People under 30, though, were more affected: 30% reported a decrease and 15% reported an increase.

I am having to be extremely cautious of what I spend and help out more than usual with finances around the home. I fear that I'll never be able to own my own home, not even in partnership with someone.
Female, 20, lives in a major city, multiple-adult household, no children

Infographic: Pandemic effects on income overall - 25% decrease, 8% increase

Infographic: Pandemic effects on income under 30s - 30% decrease, 15% increase

Changes to living arrangements

Under 30s were most affected by changes to work during COVID-19. They are also the least likely cohort to own their home. So it's not surprising that 21% reported changes to their living arrangements during the pandemic. Many said they had moved back with their parents, which explains why 21% of 50-59 year-olds also reported a change: the kids had moved back in!

My partner and I were living overseas at the start of the outbreak and would normally live with other adults in a share house. However, we didn't have a residence in Australia when we returned early so we moved in with his family.

Female, 28, lives in a major city, household with children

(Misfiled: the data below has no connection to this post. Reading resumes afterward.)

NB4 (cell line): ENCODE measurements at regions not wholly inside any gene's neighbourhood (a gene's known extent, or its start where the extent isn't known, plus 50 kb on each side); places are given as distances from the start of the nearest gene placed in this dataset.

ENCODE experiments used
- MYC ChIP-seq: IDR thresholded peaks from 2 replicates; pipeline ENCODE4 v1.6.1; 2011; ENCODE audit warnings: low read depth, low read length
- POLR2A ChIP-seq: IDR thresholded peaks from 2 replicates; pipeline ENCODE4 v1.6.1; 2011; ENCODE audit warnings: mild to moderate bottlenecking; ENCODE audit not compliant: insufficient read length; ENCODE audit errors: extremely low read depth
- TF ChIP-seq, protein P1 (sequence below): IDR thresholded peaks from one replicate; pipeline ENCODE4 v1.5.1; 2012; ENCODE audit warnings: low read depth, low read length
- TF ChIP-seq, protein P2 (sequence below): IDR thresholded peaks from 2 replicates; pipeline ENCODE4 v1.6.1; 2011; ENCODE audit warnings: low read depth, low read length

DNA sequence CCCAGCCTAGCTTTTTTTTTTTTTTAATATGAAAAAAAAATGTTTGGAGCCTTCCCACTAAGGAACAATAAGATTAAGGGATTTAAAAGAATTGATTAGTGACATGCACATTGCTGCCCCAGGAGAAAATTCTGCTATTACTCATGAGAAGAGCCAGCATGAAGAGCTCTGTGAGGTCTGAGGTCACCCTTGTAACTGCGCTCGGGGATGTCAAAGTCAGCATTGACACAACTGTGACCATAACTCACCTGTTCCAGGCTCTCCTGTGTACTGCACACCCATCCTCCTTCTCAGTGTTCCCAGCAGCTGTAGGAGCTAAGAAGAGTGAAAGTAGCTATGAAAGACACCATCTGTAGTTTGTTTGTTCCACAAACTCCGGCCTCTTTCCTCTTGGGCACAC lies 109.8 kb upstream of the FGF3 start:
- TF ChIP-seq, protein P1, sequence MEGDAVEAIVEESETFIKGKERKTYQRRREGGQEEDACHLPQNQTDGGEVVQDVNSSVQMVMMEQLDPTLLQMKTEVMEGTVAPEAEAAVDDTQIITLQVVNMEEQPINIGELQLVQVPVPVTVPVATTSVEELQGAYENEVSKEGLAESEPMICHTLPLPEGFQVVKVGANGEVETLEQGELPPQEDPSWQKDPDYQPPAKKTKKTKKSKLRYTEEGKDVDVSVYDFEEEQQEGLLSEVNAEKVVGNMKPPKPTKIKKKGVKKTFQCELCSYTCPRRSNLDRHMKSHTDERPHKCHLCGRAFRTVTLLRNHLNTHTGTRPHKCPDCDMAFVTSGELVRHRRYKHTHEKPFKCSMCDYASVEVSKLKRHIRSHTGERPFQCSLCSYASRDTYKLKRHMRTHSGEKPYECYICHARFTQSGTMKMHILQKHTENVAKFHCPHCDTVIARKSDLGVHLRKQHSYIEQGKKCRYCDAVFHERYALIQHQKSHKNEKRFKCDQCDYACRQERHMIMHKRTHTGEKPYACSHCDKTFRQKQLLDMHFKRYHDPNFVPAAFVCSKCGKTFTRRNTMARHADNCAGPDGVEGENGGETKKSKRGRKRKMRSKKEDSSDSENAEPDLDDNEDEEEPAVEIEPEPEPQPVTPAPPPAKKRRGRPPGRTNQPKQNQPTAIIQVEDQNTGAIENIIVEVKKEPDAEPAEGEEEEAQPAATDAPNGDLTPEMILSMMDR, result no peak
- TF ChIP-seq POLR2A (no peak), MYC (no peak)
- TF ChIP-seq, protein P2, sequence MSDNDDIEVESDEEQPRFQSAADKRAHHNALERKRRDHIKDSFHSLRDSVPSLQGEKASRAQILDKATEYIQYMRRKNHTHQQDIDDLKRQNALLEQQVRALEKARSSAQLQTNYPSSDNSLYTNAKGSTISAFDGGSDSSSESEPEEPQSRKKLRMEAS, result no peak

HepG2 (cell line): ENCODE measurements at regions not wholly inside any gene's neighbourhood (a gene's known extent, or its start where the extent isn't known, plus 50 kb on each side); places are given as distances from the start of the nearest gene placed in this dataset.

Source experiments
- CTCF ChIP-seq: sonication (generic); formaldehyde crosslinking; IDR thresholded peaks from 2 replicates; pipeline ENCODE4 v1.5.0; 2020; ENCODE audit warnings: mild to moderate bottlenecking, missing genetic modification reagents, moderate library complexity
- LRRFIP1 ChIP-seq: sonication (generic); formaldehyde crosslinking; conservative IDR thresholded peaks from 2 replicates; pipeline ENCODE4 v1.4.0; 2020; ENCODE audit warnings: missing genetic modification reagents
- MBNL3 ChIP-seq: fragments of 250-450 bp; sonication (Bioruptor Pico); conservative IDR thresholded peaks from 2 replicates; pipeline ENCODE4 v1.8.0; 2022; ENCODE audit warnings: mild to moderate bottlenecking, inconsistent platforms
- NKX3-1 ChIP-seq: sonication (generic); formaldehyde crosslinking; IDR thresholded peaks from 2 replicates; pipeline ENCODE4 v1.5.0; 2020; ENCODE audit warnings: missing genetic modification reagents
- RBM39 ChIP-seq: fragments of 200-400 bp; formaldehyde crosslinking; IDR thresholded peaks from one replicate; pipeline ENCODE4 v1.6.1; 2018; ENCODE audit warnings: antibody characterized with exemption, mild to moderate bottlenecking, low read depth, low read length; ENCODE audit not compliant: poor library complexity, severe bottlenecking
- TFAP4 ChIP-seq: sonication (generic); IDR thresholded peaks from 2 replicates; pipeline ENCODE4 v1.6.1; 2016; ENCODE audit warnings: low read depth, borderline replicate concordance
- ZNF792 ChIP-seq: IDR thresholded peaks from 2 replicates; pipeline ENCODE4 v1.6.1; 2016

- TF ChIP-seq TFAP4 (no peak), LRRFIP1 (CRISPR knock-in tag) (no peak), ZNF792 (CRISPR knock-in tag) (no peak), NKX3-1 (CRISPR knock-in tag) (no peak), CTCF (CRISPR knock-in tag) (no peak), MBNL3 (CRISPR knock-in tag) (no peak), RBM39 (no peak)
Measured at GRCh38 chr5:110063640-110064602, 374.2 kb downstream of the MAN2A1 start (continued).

Figure 2: Percentage reporting who they live with has changed, by age group

Figure 2: Percentage reporting who they live with has changed, by age group

Source: Families in Australia Survey: Life during COVID-19, final dataset. CC BY 4.0, Australian Institute of Family Studies (AIFS)

Getting by with a little help

Many young people relied on family support during the pandemic, including direct financial support. People aged 18 to 29 were three times (21% vs 7%) more likely than others to have asked for financial support from friends or family during COVID-19. And they were almost four times (15% vs 4%) more likely than others to ask for help from government or NGOs.

Infographic: Asking for help overall - friends or family 7%, government or NGO 4%

Infographic: Asking for help under 30s - friends or family 21%, government or NGOs 15%

We financially assist our son and daughter, who are both currently unemployed due to previously being casually employed.

Female, 58, lives in a major city, multiple adult household, no children

What we missed most

We asked our participants if there was anything that they especially missed during the COVID-19 restrictions, or 'iso'. This is what they told us.

Figure 3: Wordmap of things we missed during 'iso'

Figure 3: Wordmap of things we missed during 'iso'

Source: Families in Australia Survey: Life during COVID-19, final dataset. CC BY 4.0, Australian Institute of Family Studies (AIFS)

About the survey

Life during COVID-19 was the first survey in the Families in Australia Survey (AIFS' flagship survey series). It ran from May 1 to June 9 2020, during the COVID-19 (coronavirus) pandemic.

The pandemic in Australia triggered an unprecedented set of government responses, including the closing of Australia's borders to non-residents, and restrictions on movement, gatherings and 'non-essential' services. See Pandemic timeline, below.